What made this process exceptionally difficult though, was that there seems to be a bug in CloudFormation that doesn’t set up routing to EOIGs properly, so I spent ages looking at subnet route tables, ACLs, route tables on started instances, all of which looked correct but wouldn’t work, only to find that when I clicked up all of the same settings in the console, it worked first go.
New AWS features tend to have incomplete or incorrect documentation sprawled out across the site, with little nuggets of information here, there and everywhere. Aside from that, half of the good stuff is in comments in the AWS forum or on Stack Overflow.
This is the second time in as many months that I’ve been stung by using a new AWS feature that’s not long out of the box, and having CloudFormation bugs ruin my day! Don’t get me started on hooking up Cognito User Pools with an API Gateway Authorizer (it’s fixed now).
Anyway, Plan C it is.
A NAT instance :(
I’m not very happy about it and to be honest a far better solution is to just use the managed NAT Gateway service, but at $35 a month that’s almost doubling my monthly AWS bill for this. AWS do provide an AMI ready to go (you can find it here under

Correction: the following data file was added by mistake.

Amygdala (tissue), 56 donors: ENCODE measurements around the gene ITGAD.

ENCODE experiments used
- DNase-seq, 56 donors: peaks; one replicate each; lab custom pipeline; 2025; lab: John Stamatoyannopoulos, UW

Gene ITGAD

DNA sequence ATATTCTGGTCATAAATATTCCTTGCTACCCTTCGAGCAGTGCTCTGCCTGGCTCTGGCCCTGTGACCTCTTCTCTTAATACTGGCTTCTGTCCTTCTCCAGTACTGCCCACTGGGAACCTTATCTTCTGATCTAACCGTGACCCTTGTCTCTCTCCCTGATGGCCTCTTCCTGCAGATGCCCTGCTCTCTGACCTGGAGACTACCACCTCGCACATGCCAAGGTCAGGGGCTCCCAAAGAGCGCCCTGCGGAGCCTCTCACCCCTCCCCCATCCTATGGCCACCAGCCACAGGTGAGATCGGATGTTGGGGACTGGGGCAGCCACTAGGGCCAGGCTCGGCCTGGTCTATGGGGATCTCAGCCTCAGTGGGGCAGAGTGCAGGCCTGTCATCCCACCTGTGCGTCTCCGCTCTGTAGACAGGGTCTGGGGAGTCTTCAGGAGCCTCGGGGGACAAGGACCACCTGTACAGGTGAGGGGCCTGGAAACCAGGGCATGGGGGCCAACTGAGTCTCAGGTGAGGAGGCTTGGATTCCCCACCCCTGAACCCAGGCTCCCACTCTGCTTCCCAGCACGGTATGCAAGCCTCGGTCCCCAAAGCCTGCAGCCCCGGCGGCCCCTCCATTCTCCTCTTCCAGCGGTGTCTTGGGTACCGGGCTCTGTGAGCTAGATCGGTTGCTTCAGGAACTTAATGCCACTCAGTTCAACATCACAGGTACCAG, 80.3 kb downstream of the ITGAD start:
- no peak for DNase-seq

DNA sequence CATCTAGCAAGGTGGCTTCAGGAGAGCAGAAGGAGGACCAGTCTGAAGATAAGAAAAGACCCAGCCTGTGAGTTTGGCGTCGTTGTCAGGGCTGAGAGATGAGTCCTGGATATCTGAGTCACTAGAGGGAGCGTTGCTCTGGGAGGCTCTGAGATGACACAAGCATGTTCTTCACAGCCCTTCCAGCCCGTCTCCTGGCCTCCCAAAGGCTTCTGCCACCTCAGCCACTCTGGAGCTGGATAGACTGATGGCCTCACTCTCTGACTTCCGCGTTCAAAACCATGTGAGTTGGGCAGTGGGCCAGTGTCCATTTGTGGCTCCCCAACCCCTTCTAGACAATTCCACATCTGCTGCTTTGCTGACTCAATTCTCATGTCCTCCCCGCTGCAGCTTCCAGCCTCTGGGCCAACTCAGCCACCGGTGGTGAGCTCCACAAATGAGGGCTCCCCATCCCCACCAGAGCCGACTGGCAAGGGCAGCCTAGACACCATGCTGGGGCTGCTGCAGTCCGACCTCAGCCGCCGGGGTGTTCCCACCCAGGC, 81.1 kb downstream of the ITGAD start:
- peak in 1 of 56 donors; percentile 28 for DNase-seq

HVM (NAT) EBS-Backed 64 Bit), so that does make things quite a lot easier. Using this approach still requires the Network Load Balancer and VPC link, and I’m not sure if the new API Gateway VPC Link is a “Gateway” type (which is free), or an “interface” type (which costs around $8/mo), but either way, it’s cheaper.
The approach here is to simply start the NAT instance in the public subnet, and add an entry to the private subnet’s route table to point traffic to
0.0.0.0/0 to the instance’s private IP. It works and it’s easy, but it’s another instance to maintain and it doesn’t scale well.
- Bake an AMI with the docker image already on it: Yeah… nah.
- Use a client certificate: This would only provide service authorisation to the API from API Gateway, but wouldn’t prevent unwelcome activities, such as DDOS attacks.
- Use Lambdas instead of the EC2 API instances: The plan is to migrate to this, but it won’t happen overnight. It would make this a much easier problem to solve, given a lot of the pain here was around getting access to the docker repository.
- Put the instances in a public subnet, and use a security group to prevent access from outside: This is flimsy when it comes to security.
It’s still a challenge to have instances in a private subnet get egress access to resources such as docker images and software packages. While NAT gateways are great for this and easy to set up, they are costly. As the world moves ever closer to supporting ipv6, I’m sure that AWS services such as the Elastic Container Registry will start supporting it too, which will make using Egress Only Internet Gateways more useable.
Like everything on AWS, every decision is a trade-off between how resilient your systems are, and how much they cost. This effort helped me understand the early days of ipv6 support on AWS, and I really look forward to the near future when it’s supported more widely.
For now, I’m sticking with a tiny NAT instance, but I’ll switch over to a NAT Gateway when I need to support more traffic.